However, at the end of the whip is usually where you feel the sharpest sting and the issues raised after Mitchel’s resignation are the ones that will force many now very public figures to sit up and consider whether they have taken the wrong turn. In the opinion of Nick Robinson, the BBC’s political editor, the issue over Mitchel’s temper is not the issue at all, but of the massive internal haemorrhaging of London’s police department and ‘the tug of war between press and politicians over press freedom.’

The most worrying part is the idea that the witch-hunt- also worryingly considered to be wrong in itself by Michael Fabricant, none other than Prime Minister David Cameron’s elections adviser- now concentrating on the Police Commission is ramping up to epic proportions verging on a massive internal, institutional conspiracy.

Despite being true that both parties- Andrew Mitchel and the Metropolitan Police Commission- have lost the zero-sum game it should not be a question of win or lose but of what new pieces of information can explain the wishy-washy, unexplainable previous ones. Why has a Diplomatic Protection Squad Officer lied about being present during the altercation? Was it a plot aimed at undermining Andrew Mitchel or could it be as base as one friend, sympathetic of a collegue’s views of elitist, inconsiderate bad-mouthed politicians, sticking up for another? Either way, it is not comforting that Metropolitan Police Commissioner, Bernard Hogan-Howe, promises a ‘ruthless’ investigation because being ruthless is what a pit bull does, it bites and shakes until there is nothing left irrespective of whether what it bites is a log, a minister or a two-year old child.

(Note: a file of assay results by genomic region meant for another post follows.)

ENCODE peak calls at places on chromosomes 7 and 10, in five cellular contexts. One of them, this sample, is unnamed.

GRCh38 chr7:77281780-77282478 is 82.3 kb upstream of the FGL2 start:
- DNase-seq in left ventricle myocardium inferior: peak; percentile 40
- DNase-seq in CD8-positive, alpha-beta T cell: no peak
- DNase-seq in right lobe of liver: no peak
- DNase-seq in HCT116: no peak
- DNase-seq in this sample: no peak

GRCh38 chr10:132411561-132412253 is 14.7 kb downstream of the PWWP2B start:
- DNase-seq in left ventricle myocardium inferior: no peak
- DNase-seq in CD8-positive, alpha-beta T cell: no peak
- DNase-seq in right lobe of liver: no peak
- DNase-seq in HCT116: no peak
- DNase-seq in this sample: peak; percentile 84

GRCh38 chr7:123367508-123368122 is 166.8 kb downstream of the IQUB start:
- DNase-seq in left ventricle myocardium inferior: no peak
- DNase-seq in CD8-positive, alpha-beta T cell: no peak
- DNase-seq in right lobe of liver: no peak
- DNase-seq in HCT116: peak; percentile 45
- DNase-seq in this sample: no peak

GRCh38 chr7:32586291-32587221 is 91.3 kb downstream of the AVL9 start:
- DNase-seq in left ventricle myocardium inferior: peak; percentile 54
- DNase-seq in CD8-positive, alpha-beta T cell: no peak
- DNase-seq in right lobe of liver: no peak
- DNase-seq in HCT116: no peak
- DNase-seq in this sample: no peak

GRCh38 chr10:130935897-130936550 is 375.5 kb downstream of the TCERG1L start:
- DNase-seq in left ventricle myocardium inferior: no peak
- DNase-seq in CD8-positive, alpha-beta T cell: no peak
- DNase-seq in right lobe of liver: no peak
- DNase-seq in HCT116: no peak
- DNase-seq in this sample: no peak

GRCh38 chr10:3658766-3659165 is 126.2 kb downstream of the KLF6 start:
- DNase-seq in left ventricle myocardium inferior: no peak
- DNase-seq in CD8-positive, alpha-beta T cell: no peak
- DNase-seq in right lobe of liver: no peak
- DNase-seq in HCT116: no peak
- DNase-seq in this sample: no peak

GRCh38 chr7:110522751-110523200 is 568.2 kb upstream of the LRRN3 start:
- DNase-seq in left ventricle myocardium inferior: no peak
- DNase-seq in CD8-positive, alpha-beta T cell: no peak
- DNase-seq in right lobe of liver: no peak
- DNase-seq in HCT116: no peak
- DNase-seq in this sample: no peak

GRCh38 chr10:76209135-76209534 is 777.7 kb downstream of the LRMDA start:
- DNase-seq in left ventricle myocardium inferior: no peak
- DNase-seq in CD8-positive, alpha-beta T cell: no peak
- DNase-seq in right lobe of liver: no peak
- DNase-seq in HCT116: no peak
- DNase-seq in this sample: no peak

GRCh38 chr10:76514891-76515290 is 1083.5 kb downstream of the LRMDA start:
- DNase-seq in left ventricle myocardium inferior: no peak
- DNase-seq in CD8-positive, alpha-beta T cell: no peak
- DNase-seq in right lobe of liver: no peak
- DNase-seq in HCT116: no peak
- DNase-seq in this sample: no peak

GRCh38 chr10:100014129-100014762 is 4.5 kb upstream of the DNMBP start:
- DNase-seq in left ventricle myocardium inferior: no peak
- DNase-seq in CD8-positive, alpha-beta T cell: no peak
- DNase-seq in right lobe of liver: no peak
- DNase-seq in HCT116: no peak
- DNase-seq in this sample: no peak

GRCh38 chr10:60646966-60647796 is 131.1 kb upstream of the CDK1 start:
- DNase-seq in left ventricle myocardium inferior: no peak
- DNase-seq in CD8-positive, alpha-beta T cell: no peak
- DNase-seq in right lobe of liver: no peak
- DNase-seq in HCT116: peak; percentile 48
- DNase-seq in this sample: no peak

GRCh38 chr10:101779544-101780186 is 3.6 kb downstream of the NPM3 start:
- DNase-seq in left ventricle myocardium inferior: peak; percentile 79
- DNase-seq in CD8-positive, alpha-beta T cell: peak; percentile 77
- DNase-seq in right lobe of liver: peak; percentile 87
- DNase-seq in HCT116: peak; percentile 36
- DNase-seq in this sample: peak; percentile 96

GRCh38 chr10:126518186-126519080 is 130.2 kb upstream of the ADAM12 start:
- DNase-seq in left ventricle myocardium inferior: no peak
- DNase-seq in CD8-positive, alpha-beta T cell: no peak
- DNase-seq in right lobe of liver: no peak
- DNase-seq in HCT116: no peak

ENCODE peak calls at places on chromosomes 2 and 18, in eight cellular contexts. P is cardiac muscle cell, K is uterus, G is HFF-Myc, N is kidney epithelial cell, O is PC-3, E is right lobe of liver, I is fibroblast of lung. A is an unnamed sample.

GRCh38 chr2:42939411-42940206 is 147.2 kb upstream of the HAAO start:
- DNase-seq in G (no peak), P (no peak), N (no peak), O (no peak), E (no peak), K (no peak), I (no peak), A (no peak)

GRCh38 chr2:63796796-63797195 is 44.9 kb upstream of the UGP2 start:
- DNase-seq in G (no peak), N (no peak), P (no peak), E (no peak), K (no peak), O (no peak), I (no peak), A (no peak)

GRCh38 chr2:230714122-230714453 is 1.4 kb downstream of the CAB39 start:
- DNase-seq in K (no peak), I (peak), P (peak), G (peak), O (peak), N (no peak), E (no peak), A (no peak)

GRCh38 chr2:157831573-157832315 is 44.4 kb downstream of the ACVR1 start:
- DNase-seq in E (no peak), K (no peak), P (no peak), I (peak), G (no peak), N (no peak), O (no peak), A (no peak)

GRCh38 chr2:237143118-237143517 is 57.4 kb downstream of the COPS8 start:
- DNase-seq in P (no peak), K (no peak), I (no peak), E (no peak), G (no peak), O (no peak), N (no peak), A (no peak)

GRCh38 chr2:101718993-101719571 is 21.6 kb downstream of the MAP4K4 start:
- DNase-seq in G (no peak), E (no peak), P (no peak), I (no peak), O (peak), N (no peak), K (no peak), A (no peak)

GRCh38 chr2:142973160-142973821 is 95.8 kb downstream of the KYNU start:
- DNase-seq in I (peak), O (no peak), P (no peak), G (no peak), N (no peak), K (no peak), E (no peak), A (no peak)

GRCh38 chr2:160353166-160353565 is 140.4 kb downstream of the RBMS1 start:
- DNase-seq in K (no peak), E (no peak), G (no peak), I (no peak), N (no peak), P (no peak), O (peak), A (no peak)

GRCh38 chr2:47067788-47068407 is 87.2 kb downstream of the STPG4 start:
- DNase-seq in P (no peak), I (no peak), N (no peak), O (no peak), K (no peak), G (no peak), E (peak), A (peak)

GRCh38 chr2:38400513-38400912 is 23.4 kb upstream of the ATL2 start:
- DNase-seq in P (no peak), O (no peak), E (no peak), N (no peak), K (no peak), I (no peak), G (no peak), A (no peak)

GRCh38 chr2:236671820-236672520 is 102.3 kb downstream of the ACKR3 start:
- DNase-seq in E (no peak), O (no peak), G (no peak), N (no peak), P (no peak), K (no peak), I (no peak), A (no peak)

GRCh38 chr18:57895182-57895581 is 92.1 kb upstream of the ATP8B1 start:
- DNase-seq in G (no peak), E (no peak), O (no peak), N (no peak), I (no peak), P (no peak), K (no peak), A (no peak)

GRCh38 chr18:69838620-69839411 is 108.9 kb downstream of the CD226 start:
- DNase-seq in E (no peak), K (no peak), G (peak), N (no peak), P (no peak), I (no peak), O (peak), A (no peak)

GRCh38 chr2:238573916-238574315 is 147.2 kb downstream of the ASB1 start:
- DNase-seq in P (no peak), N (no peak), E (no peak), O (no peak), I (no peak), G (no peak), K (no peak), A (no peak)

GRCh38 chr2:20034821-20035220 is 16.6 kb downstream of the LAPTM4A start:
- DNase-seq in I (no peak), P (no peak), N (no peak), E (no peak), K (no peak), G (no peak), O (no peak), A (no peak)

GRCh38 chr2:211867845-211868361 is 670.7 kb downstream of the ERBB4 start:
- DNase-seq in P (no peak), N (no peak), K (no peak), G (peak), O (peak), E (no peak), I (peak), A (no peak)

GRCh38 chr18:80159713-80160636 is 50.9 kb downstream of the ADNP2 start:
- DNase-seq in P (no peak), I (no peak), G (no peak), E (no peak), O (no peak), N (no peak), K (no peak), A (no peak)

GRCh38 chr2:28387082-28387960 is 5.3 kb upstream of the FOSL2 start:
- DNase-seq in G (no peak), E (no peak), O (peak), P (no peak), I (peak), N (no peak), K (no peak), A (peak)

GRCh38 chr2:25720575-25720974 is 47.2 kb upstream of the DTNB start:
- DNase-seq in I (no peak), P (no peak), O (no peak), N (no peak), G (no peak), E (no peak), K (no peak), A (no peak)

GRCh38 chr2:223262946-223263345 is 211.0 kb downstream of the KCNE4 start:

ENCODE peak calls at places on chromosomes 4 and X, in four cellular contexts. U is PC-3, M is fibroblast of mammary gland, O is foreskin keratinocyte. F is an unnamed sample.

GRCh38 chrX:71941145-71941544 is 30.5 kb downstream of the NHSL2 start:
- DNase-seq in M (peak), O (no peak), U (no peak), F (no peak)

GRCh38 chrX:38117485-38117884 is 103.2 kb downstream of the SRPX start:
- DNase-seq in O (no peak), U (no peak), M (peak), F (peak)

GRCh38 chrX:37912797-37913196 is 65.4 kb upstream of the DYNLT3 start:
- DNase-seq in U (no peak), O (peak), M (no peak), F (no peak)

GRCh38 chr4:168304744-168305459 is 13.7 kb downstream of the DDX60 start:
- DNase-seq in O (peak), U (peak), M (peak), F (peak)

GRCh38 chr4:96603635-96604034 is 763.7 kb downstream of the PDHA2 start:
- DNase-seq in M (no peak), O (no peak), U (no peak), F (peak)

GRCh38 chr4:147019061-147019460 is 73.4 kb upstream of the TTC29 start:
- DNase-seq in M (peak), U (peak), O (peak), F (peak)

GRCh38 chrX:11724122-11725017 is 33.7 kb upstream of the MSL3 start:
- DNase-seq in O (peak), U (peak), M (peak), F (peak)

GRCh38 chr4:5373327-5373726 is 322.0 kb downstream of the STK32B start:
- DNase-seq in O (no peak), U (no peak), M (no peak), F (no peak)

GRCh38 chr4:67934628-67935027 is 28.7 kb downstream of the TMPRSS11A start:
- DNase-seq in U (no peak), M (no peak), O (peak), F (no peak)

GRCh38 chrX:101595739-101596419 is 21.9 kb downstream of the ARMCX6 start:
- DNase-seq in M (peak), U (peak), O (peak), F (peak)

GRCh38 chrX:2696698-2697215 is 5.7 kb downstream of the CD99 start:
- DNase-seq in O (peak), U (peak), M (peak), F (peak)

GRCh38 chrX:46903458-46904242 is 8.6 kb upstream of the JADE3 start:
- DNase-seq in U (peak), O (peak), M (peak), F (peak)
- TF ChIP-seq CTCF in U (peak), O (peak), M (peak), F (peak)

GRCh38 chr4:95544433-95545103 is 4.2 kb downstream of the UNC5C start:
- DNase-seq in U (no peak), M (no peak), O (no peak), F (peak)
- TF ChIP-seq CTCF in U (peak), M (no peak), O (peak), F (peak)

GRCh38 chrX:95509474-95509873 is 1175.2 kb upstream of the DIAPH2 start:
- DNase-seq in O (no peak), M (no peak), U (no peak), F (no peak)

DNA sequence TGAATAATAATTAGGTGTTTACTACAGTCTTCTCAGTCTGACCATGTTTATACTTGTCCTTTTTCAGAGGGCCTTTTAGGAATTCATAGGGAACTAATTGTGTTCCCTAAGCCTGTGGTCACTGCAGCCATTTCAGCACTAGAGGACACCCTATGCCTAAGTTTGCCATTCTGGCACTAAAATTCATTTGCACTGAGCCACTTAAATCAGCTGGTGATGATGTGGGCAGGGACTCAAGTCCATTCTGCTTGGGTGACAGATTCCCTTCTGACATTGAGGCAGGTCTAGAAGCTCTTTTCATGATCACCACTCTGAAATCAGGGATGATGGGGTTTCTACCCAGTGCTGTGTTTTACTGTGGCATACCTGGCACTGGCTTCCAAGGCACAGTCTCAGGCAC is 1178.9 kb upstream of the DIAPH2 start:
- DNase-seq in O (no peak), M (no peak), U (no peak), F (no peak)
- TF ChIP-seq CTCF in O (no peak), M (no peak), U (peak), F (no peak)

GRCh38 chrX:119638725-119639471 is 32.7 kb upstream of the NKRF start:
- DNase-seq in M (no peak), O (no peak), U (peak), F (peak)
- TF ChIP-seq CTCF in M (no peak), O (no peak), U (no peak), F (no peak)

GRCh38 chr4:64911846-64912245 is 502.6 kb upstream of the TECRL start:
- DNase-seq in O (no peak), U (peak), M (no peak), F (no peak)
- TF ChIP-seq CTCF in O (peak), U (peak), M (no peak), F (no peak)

The freedom of the press and their inflammatory involvement is also under scrutiny. With a head-line a day not built upon as frequent as evidence, of course things will be fluffed up and exaggerated. For one, the constant pictures of Mitchel sneering above a caption declaring his shock and horror at accusations of him using such a terrible word such as ‘pleb’ or a forlorn, guilty look of acceptance behind the gates of Downing Street can only be construed as the press seeking to paint a picture of a man riddled with evil in order to fuel the news beast. It is a pity David Cameron has not bugged 10 Downing Street to the brim with speakers recording every conversation, every second, in every room then we would probably realise (especially the ‘hard done-by’ on duty officer) how delicate Mr. Mitchel actually was with his words. Or maybe Mr. Cameron has? Anyway, that would be something new to read about nonetheless.

Despite whether Cameron sinks into a Nixonian state of paranoia or not, it would be hard to believe that it would positively affect the politically correct minefield citizens increasingly find themselves living within Britain today. The PC culture does have its virtues but not without a very tangible slide towards repressed evolution. Censorship of words, even if they do come the context of an angry outburst, will begin to stunt social development and hurt our nation’s great exhalation of freedom- and justice will come to an end.